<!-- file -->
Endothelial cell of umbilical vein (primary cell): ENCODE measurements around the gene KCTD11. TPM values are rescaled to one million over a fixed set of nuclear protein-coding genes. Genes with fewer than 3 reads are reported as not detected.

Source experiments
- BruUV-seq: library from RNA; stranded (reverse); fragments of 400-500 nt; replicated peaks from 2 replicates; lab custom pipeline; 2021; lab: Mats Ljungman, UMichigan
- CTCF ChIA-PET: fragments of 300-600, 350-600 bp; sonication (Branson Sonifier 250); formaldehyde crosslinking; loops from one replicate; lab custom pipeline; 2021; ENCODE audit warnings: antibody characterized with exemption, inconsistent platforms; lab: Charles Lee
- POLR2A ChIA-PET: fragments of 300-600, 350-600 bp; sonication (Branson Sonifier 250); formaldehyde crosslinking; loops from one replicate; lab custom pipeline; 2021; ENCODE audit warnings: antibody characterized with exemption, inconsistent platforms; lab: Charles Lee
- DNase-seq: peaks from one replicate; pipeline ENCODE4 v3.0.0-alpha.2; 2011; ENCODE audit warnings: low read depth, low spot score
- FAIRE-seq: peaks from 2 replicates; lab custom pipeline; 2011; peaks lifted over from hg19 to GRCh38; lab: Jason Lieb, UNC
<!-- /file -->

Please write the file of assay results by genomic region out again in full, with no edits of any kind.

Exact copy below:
Endothelial cell of umbilical vein (primary cell): ENCODE measurements around the gene KCTD11. TPM values are rescaled to one million over a fixed set of nuclear protein-coding genes. Genes with fewer than 3 reads are reported as not detected.

Source experiments
- BruUV-seq: library from RNA; stranded (reverse); fragments of 400-500 nt; replicated peaks from 2 replicates; lab custom pipeline; 2021; lab: Mats Ljungman, UMichigan
- CTCF ChIA-PET: fragments of 300-600, 350-600 bp; sonication (Branson Sonifier 250); formaldehyde crosslinking; loops from one replicate; lab custom pipeline; 2021; ENCODE audit warnings: antibody characterized with exemption, inconsistent platforms; lab: Charles Lee
- POLR2A ChIA-PET: fragments of 300-600, 350-600 bp; sonication (Branson Sonifier 250); formaldehyde crosslinking; loops from one replicate; lab custom pipeline; 2021; ENCODE audit warnings: antibody characterized with exemption, inconsistent platforms; lab: Charles Lee
- DNase-seq: peaks from one replicate; pipeline ENCODE4 v3.0.0-alpha.2; 2011; ENCODE audit warnings: low read depth, low spot score
- FAIRE-seq: peaks from 2 replicates; lab custom pipeline; 2011; peaks lifted over from hg19 to GRCh38; lab: Jason Lieb, UNC